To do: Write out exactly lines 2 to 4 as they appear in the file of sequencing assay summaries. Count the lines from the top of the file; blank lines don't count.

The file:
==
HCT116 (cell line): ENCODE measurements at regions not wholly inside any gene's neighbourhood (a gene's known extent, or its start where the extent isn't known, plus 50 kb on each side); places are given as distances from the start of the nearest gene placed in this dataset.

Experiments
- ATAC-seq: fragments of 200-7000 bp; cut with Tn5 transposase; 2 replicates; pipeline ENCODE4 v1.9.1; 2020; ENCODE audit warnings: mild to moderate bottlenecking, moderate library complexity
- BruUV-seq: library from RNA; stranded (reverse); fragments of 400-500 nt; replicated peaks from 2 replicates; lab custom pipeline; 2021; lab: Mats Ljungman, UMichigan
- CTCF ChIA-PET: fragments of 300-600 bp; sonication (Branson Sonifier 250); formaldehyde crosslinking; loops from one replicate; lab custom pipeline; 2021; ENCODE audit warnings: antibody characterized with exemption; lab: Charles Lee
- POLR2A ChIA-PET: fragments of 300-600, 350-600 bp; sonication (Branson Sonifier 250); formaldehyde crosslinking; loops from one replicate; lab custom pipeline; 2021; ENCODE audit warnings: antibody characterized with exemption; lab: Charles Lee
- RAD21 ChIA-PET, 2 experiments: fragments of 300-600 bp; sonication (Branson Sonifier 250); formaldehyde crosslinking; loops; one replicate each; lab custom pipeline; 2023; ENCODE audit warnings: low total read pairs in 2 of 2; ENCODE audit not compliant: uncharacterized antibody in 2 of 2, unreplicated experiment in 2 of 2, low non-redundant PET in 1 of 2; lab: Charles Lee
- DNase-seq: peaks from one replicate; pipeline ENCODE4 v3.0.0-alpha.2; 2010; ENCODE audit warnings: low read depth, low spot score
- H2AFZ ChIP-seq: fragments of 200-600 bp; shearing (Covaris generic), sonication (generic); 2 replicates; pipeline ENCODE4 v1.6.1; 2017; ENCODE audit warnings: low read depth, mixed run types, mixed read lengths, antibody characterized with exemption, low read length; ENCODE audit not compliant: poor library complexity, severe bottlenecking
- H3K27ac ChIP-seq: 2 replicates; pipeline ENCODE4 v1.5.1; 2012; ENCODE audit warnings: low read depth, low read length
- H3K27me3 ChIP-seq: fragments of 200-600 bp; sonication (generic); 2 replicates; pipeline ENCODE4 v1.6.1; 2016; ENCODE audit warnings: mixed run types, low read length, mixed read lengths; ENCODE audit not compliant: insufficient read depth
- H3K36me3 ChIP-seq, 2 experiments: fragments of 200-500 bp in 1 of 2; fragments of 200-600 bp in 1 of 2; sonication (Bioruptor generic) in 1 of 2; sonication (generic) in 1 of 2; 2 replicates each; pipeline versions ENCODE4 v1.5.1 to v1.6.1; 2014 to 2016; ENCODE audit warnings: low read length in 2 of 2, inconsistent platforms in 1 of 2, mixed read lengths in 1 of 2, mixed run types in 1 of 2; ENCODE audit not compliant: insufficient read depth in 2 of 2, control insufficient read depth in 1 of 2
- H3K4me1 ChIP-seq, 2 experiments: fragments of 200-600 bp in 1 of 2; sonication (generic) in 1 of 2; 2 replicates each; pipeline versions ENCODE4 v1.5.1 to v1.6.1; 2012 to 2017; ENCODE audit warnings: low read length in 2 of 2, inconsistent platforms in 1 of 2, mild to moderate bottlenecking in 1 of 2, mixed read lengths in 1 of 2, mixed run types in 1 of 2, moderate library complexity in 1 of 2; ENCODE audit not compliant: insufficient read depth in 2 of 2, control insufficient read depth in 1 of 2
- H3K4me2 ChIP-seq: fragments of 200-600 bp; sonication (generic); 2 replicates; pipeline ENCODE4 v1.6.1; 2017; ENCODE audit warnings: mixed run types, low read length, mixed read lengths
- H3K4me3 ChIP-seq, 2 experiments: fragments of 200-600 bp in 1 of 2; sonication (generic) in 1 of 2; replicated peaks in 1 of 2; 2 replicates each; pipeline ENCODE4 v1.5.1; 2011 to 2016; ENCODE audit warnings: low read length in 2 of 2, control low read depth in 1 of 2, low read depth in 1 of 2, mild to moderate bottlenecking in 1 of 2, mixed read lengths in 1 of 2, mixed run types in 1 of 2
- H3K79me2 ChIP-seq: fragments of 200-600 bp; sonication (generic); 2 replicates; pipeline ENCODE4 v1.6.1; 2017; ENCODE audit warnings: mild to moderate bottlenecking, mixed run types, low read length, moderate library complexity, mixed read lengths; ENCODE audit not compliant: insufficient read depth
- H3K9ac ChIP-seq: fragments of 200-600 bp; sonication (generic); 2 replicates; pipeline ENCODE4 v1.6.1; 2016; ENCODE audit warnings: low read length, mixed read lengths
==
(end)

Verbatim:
Experiments
- ATAC-seq: fragments of 200-7000 bp; cut with Tn5 transposase; 2 replicates; pipeline ENCODE4 v1.9.1; 2020; ENCODE audit warnings: mild to moderate bottlenecking, moderate library complexity
- BruUV-seq: library from RNA; stranded (reverse); fragments of 400-500 nt; replicated peaks from 2 replicates; lab custom pipeline; 2021; lab: Mats Ljungman, UMichigan